Fulbright Chronicles, Volume 1, Number 3 (2022)
Robert E. Sterken Jr.
The Pope at War: The Secret History of Pius XII, Mussolini, and Hitler by David I. Kertzer, Fulbright Scholar to Italy in 1978 and 2000.
The Pope at War is a spellbinding, beautifully written examination of the silence of an influential religious leader during World War II. David Kertzer’s book highlights the critical role religious leaders play in politics. Recently unsealed documents from the Vatican archives, Kertzer’s book provides much-needed, new historical evidence on the complexities of decisions made by Pope Pius XII during World War II. But the book is much more than a history of the successes and failures of a pope. Kertzer, the son of a rabbi who participated in the liberation of Rome as a US Army chaplain, has gifted us with a complex and well-documented history that each new generation must read.
In this meticulously researched book, Pulitzer-Prize winning author Kertzer leaves the reader with a complex set of answers to a hotly debated and difficult question: Should Pius XII be judged a saintly success (his sainthood is still being evaluated) or a moral failure? With the 2020 opening of the archives, Kertzer brings evidence to light that Pius XII secretly agreed not to be involved in what he called the “partisan politics” of the Third Reich. At one point in the war, Pius XII was concerned that Hitler might turn the Vatican into a museum.
Kertzer documents secret meetings between the pope and Hitler’s representative. In essence, Pius XII decided to stay silent about politics—which included silence about the Reich’s reign of terror and murder of millions of Jews—in return for Nazi protection of the Vatican and Catholic Church. Throughout the war, Pius XII worked diligently to maintain good relations with the Nazis. “No one here is anti-German,” the pope told Hitler’s envoy. “We love Germany. We are pleased if Germany is great and powerful. And we do not oppose any particular form of government if only Catholics can live in accordance with their religion” (63). With this decision, Pius XII protected the institutional interests of the Roman Catholic Church in a time of great peril.
Pope Pius XII put the preservation of the institutions of the Catholic Church ahead of principled, moral leadership.
While he had no love for Hitler, Pius XII was intimidated by him and determined not to do or say anything to antagonize him. By the time the reader gets to Chapter 34, titled “The Pope’s Jews,” it is painfully clear that remaining silent was a political action. Rather than use his position to denounce the terror and murder of the Jews, Pius XII chose silence time and time again. On 16 October 1943, when Nazi soldiers systematically and publicly rounded up more than a thousand Jews from neighborhoods near the Vatican and held them in a military college for two days, he remained silent even as pleas poured in for his help. Pius XII was also silent when the Germans loaded more than a thousand Roman Jews into cattle cars and transported them to Auschwitz where they were murdered. Pope Pius XII put the preservation of the institutions of the Catholic Church ahead of principled, moral leadership.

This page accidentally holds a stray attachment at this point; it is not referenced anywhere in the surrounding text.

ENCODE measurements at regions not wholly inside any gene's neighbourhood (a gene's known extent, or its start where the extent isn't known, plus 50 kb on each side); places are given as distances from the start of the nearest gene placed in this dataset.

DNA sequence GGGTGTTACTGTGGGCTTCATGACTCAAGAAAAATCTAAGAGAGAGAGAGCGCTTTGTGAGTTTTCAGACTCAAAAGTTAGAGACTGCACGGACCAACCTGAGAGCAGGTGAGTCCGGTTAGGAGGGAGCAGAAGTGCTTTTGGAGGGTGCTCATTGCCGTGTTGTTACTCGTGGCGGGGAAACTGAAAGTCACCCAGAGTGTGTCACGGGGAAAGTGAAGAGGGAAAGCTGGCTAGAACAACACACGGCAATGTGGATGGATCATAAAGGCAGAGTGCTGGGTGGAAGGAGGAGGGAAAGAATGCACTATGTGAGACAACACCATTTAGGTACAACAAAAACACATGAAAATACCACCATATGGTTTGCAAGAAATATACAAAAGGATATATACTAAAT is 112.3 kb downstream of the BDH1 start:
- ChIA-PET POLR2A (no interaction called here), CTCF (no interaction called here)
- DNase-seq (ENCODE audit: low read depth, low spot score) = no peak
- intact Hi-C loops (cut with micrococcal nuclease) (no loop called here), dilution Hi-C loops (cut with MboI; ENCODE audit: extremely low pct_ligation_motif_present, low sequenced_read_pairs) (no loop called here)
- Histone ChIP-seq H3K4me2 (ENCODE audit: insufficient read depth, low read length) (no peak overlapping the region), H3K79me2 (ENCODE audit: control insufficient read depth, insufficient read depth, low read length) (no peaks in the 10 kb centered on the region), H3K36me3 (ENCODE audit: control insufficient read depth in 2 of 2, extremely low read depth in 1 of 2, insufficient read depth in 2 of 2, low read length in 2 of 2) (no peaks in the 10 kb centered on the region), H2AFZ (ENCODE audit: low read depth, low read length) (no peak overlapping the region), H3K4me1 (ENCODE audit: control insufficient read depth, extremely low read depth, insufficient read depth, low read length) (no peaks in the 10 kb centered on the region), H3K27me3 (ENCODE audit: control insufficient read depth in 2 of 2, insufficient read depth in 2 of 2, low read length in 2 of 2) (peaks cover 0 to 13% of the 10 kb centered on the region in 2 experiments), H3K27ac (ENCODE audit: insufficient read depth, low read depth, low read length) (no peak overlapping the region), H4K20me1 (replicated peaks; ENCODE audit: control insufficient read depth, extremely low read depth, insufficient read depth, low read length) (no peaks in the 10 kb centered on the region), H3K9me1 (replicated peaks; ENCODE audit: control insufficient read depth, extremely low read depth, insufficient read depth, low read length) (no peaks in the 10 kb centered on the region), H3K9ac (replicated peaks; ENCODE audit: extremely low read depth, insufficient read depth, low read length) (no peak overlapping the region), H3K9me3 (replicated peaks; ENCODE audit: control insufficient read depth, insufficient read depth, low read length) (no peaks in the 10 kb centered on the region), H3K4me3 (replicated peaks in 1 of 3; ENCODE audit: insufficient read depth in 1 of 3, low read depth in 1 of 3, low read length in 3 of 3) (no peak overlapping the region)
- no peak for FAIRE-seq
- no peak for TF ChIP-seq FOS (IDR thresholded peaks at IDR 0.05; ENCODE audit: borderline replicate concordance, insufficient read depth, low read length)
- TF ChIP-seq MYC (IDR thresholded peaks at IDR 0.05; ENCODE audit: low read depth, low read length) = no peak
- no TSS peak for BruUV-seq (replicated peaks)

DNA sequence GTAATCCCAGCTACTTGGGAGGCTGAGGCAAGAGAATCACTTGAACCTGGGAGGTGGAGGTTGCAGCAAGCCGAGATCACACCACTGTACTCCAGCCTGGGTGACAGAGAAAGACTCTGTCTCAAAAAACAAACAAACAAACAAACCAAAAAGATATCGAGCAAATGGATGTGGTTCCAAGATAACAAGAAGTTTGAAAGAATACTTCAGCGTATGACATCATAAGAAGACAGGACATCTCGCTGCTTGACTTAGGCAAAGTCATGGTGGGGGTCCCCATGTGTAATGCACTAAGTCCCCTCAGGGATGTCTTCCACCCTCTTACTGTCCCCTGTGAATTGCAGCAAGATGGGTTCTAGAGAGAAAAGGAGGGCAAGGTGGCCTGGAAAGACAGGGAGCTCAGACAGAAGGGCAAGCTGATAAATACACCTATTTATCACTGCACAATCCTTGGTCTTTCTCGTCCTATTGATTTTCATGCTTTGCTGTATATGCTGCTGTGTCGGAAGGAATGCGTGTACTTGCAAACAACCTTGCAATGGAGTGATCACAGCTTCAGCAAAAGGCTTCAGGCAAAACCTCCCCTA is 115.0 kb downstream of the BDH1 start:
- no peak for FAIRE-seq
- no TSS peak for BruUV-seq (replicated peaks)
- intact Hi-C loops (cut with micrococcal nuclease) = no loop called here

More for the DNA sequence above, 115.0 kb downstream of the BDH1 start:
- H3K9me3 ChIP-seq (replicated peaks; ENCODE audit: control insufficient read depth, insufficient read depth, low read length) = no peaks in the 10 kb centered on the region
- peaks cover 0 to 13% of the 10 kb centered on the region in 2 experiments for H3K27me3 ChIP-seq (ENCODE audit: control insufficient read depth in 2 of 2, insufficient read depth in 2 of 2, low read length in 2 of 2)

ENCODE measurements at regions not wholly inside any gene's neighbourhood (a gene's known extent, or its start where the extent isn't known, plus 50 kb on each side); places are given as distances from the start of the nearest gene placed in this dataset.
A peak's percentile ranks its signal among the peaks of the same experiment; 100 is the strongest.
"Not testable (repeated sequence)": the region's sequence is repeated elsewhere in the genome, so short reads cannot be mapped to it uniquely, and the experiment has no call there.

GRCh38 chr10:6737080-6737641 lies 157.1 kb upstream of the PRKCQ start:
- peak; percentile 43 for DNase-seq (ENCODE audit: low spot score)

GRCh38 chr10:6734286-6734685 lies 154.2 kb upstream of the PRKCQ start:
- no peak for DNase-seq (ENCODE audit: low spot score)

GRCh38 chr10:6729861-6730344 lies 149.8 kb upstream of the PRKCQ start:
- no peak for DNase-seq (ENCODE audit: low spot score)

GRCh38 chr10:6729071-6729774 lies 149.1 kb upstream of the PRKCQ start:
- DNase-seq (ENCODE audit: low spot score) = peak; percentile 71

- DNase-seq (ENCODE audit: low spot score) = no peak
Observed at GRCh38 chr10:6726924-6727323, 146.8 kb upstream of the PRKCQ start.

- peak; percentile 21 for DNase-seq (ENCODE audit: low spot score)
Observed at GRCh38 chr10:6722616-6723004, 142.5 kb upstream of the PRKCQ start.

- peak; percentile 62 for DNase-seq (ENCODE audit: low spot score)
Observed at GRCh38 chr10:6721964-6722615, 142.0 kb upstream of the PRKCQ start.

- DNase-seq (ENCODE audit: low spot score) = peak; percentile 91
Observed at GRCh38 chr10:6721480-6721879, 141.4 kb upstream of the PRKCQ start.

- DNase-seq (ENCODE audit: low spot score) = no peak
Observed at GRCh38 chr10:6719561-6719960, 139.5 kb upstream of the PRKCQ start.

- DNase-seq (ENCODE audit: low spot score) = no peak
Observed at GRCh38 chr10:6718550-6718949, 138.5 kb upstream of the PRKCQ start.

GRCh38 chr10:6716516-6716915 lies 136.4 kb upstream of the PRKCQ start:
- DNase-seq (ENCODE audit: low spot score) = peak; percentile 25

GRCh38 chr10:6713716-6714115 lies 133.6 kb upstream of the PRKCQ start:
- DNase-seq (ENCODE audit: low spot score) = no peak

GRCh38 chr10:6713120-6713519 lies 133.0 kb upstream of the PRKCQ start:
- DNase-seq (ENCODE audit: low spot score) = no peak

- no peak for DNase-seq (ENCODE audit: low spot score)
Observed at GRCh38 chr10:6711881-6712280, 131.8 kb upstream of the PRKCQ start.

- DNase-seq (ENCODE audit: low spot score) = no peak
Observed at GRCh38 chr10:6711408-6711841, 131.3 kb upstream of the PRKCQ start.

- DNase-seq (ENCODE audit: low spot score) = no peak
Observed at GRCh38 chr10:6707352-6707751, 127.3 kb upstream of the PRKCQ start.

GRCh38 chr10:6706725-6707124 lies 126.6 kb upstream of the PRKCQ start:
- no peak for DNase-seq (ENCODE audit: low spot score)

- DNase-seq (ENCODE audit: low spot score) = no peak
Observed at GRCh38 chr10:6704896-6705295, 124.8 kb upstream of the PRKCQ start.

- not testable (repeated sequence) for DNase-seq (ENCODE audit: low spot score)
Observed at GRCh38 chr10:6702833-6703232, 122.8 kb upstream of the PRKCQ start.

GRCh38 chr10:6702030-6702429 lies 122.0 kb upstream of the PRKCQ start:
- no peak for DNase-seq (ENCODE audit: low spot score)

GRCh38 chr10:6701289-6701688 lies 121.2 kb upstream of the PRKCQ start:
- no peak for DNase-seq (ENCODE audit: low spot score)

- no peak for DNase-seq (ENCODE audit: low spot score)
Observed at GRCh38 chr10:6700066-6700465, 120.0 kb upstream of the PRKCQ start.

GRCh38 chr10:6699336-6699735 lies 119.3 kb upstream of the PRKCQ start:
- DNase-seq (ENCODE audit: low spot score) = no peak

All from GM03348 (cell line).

Along with the vital role and impact of Pope Pius XII, Kertzer has drawn vivid portraits and detailed wartime decisions of many key clerics, nuncios, and cardinals, as well as German diplomats, Italian politicians, and US ambassadors. For example, Kertzer highlights the critical work of Myron Charles Taylor, the American industrialist and philanthropist, and the shocking antisemetic advice of Monsignor Dell’Acqua. In December 1939, President Franklin D. Roosevelt asked Taylor to be his envoy to Pius XII. Taylor and Pius XII became close, with Taylor serving as a personal advisor to Pius XII. Toward the end of the war, Taylor, working with the pope, established American relief efforts for the people of Italy. Dell’Acqua, a member of the Vatican Secretariat of State staff during the war, was often the expert the pope turned to for questions regarding Jews. Kertzer uncovered documents revealing Monsignor Dell’Acqua’s harsh anti-semitic policy statements and repeated advice to the pope to remain silent about the persecution of the Jews.
The comprehensive history presented in Kertzer’s book— not only the astonishing new details (in documents uncovered by Kertzer in 2020) of Pope Pius XII and the Catholic Church, but also the larger history—begs to be confronted. Too many still deny the role of the Church and the impact of the pope’s silence.. It is our collective history, and it encompasses a much larger set of moral and political issues than those of an individual pope. This book demands to be read.
David I. Kertzer, The Pope at War: The Secret History of Pius XII, Mussolini, and Hitler, New York: Random House. 621 pages. $37.50.
Robert E. Sterken Jr. is Professor of Political Science at The University of Texas at Tyler. He had two Fulbright Awards: Burma/Myanmar 2015-2016 (included Thailand and Vietnam) and China in 2018. He’s the author of “Bill Ratliff: A Profile in Courage in American Politics” and “Teaching Barefoot in Burma.” His third book “The Kings of Buddhism: Power, Religion, and Fury in Myanmar” will be out in 2023.